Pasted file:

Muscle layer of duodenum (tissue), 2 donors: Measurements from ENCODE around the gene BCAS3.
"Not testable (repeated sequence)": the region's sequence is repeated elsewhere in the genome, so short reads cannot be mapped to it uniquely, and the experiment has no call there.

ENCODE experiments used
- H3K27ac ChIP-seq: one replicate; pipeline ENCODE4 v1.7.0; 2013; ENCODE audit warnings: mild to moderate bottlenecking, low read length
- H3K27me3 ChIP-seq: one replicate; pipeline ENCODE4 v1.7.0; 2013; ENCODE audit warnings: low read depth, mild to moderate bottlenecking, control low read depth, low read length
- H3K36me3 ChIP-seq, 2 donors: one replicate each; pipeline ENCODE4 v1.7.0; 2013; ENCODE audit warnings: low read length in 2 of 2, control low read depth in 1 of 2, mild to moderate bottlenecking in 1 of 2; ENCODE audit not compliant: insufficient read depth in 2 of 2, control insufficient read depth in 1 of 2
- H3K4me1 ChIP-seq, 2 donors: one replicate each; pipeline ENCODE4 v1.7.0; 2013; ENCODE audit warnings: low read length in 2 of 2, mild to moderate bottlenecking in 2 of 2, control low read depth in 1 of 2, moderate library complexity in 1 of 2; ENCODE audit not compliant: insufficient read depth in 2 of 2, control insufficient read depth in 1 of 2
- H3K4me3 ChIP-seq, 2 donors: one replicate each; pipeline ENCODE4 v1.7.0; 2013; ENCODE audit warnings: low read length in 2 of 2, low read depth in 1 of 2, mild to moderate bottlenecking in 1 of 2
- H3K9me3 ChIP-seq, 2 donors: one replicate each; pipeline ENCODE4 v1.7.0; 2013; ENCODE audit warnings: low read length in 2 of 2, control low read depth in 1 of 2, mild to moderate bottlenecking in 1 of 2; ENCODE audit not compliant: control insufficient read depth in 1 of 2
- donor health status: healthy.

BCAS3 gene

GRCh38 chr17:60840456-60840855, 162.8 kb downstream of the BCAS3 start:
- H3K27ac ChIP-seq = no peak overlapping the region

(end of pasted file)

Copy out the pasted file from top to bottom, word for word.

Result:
Muscle layer of duodenum (tissue), 2 donors: Measurements from ENCODE around the gene BCAS3.
"Not testable (repeated sequence)": the region's sequence is repeated elsewhere in the genome, so short reads cannot be mapped to it uniquely, and the experiment has no call there.

ENCODE experiments used
- H3K27ac ChIP-seq: one replicate; pipeline ENCODE4 v1.7.0; 2013; ENCODE audit warnings: mild to moderate bottlenecking, low read length
- H3K27me3 ChIP-seq: one replicate; pipeline ENCODE4 v1.7.0; 2013; ENCODE audit warnings: low read depth, mild to moderate bottlenecking, control low read depth, low read length
- H3K36me3 ChIP-seq, 2 donors: one replicate each; pipeline ENCODE4 v1.7.0; 2013; ENCODE audit warnings: low read length in 2 of 2, control low read depth in 1 of 2, mild to moderate bottlenecking in 1 of 2; ENCODE audit not compliant: insufficient read depth in 2 of 2, control insufficient read depth in 1 of 2
- H3K4me1 ChIP-seq, 2 donors: one replicate each; pipeline ENCODE4 v1.7.0; 2013; ENCODE audit warnings: low read length in 2 of 2, mild to moderate bottlenecking in 2 of 2, control low read depth in 1 of 2, moderate library complexity in 1 of 2; ENCODE audit not compliant: insufficient read depth in 2 of 2, control insufficient read depth in 1 of 2
- H3K4me3 ChIP-seq, 2 donors: one replicate each; pipeline ENCODE4 v1.7.0; 2013; ENCODE audit warnings: low read length in 2 of 2, low read depth in 1 of 2, mild to moderate bottlenecking in 1 of 2
- H3K9me3 ChIP-seq, 2 donors: one replicate each; pipeline ENCODE4 v1.7.0; 2013; ENCODE audit warnings: low read length in 2 of 2, control low read depth in 1 of 2, mild to moderate bottlenecking in 1 of 2; ENCODE audit not compliant: control insufficient read depth in 1 of 2
- donor health status: healthy.

BCAS3 gene

GRCh38 chr17:60840456-60840855, 162.8 kb downstream of the BCAS3 start:
- H3K27ac ChIP-seq = no peak overlapping the region